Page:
On the other hand, illiteracy is intertwined with poverty. It is experienced mostly by poor and socially disadvantaged women, who are bound more severely by patriarchal constraints. They spend considerable time for domestic and reproductive activities and work for survival in subsistence agriculture or in the informal sector, which unquestionably affects their educational participation. Thus, rural and poor women face constraints in terms of time, space and societal expectations for education.

Illiteracy among women is often attributed to their lack of motivation to participate in literacy programmes or to regularly attend literacy classes. Motivation for learning implies a great deal of autonomy for the individual. Poor women who daily struggle for survival do not have such autonomy.

Furthermore, physical, material and ideological obstacles also work against women’s participation in literacy classes. Women’s physical mobility, in general, is limited by patriarchal constraints. Social sanction is required from the family members and the community, when a woman would like to attend a literacy class or participate in a group at the local level. Her limited social contacts with the outside world also becomes an important determining factor in shaping her chances to become literate. Limited social interaction leads to the internalisation of a poor self-image and low self-esteem for learning.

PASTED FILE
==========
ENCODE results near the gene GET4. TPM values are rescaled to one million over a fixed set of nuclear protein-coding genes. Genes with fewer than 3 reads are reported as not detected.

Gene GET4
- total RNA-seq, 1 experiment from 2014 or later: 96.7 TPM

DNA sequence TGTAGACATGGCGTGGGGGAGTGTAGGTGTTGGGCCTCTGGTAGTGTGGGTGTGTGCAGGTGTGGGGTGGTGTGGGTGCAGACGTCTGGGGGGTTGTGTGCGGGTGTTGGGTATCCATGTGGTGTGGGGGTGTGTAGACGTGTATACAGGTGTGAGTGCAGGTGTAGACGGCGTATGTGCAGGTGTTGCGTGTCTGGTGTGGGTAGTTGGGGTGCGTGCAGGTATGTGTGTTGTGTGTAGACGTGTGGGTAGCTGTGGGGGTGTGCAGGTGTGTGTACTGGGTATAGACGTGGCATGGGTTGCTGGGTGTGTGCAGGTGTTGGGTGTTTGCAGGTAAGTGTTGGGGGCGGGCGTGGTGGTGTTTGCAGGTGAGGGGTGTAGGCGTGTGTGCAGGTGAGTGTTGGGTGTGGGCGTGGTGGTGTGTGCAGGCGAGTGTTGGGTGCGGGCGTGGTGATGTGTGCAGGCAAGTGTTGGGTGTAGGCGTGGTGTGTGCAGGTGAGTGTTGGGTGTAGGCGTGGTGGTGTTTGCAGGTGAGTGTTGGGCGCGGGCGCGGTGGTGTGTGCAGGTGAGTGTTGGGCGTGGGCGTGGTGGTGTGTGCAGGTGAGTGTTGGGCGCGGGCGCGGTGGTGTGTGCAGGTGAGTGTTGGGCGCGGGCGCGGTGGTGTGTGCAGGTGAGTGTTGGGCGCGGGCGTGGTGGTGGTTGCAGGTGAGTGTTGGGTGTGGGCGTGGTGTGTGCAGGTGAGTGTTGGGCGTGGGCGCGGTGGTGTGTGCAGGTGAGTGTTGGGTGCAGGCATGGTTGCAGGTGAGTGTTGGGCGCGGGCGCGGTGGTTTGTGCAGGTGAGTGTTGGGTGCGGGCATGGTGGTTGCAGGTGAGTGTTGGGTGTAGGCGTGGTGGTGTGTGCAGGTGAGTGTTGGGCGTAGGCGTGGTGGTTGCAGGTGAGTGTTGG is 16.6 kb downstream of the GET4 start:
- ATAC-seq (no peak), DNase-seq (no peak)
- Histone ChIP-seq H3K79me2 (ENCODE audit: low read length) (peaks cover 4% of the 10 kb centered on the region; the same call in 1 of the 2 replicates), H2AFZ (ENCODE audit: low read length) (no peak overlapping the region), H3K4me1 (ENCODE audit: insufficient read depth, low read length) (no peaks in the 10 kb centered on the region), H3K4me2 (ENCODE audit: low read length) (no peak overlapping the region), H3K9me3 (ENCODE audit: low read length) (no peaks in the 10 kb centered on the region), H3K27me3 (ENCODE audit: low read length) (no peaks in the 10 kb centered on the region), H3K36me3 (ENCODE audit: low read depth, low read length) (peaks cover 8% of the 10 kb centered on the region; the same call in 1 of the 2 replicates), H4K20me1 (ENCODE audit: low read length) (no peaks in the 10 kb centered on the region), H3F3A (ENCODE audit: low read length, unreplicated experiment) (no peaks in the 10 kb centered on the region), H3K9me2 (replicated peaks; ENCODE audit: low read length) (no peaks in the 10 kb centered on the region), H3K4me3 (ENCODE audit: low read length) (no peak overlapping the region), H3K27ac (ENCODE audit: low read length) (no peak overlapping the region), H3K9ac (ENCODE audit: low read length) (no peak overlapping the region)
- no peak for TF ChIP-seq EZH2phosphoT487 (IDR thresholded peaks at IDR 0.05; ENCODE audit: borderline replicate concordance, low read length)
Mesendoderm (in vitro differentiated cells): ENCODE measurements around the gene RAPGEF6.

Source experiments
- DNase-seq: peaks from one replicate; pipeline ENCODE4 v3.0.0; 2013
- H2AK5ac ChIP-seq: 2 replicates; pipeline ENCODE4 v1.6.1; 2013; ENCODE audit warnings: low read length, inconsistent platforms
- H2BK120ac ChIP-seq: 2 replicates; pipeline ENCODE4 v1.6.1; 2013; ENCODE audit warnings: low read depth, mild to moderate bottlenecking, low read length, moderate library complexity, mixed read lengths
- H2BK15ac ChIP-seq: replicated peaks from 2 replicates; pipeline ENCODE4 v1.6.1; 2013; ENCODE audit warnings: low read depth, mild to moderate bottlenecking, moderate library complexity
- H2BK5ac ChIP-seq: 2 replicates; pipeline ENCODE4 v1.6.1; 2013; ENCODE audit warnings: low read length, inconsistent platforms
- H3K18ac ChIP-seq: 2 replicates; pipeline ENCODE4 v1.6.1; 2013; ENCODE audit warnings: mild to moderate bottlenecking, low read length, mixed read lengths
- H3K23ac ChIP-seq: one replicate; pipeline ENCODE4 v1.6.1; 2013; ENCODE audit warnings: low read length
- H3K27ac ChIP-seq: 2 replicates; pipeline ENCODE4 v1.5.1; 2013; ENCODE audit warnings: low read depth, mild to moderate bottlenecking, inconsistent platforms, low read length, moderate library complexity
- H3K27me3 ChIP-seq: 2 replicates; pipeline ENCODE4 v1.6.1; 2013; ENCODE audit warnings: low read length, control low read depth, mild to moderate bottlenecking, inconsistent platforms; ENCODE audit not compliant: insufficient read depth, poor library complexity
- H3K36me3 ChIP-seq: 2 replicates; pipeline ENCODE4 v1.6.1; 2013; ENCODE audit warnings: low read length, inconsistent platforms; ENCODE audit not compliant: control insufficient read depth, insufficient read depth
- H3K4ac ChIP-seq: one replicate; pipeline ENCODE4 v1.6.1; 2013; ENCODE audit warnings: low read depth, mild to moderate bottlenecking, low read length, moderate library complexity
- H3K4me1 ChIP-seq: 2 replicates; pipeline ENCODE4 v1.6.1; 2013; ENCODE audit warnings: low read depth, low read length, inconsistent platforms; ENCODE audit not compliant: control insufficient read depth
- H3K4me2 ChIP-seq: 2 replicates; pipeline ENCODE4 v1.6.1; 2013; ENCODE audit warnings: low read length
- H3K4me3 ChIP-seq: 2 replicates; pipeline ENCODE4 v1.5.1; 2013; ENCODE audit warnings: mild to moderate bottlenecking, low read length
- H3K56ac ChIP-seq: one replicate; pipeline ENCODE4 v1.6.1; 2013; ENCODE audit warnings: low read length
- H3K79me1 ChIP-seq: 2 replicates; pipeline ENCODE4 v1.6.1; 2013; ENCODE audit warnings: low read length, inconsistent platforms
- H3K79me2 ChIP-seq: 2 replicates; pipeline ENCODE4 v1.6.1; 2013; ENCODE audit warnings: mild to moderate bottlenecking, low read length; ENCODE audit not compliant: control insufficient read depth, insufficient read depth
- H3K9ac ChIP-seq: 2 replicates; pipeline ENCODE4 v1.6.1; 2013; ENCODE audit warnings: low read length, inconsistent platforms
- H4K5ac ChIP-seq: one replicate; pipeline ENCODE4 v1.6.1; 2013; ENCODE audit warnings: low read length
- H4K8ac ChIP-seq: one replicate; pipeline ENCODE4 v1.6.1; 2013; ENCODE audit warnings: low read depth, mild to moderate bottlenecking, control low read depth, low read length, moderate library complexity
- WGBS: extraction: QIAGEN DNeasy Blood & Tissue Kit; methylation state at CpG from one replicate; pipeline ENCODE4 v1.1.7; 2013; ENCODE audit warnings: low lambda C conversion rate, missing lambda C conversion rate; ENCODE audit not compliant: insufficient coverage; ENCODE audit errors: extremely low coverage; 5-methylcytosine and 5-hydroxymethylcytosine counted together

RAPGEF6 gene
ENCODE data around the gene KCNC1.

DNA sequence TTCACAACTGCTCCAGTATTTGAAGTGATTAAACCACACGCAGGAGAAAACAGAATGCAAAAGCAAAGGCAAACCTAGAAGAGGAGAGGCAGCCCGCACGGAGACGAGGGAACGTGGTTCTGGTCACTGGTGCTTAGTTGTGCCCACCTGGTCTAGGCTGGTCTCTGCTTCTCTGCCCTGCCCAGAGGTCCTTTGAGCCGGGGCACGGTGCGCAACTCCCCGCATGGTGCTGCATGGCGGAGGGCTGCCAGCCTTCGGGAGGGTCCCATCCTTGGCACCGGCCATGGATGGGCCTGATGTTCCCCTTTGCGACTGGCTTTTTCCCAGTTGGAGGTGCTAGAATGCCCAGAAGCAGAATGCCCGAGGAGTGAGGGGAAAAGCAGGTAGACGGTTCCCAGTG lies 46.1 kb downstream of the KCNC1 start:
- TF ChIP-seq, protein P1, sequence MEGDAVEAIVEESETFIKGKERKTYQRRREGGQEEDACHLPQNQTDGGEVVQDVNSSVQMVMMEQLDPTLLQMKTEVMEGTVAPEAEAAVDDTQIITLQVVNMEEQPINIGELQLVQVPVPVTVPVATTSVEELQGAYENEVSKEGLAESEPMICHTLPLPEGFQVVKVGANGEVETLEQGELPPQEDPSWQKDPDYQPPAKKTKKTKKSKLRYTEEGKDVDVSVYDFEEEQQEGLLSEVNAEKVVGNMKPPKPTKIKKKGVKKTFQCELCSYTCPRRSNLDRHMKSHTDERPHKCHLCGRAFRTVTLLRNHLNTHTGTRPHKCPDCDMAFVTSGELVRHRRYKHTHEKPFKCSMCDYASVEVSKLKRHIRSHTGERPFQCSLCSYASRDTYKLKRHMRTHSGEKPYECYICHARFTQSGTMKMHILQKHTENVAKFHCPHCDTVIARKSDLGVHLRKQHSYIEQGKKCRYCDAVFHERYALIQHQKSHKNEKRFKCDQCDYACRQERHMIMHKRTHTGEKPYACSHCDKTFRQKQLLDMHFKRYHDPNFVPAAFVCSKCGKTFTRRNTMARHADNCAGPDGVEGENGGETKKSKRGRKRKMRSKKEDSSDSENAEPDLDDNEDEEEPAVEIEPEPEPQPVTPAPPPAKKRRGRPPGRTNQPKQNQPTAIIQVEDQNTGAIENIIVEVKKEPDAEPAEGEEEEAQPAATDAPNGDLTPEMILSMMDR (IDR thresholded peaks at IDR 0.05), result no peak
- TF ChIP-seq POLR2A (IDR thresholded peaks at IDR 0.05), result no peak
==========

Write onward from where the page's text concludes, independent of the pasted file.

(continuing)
Literacy reflects both a desire as well as a threat for women. Women’s desire to become literate is evident in the fact that their enrolment in many literacy programmes is considerably high (Lind 1992). Thus, women do not lack motivation to become literate when favourable conditions are created to facilitate their participation in literacy classes. The education for women, however, can be a powerful tool to domesticity, reinforcing their roles as mothers, wives and caretakers. At the same time, education can also enable women to develop ability to think more analytically and question their social reality. Specifically, the self-confidence and self-esteem, assertiveness and egalitarian beliefs that women may develop through such education can threaten those who benefit from women’s unpaid work and docile attitude.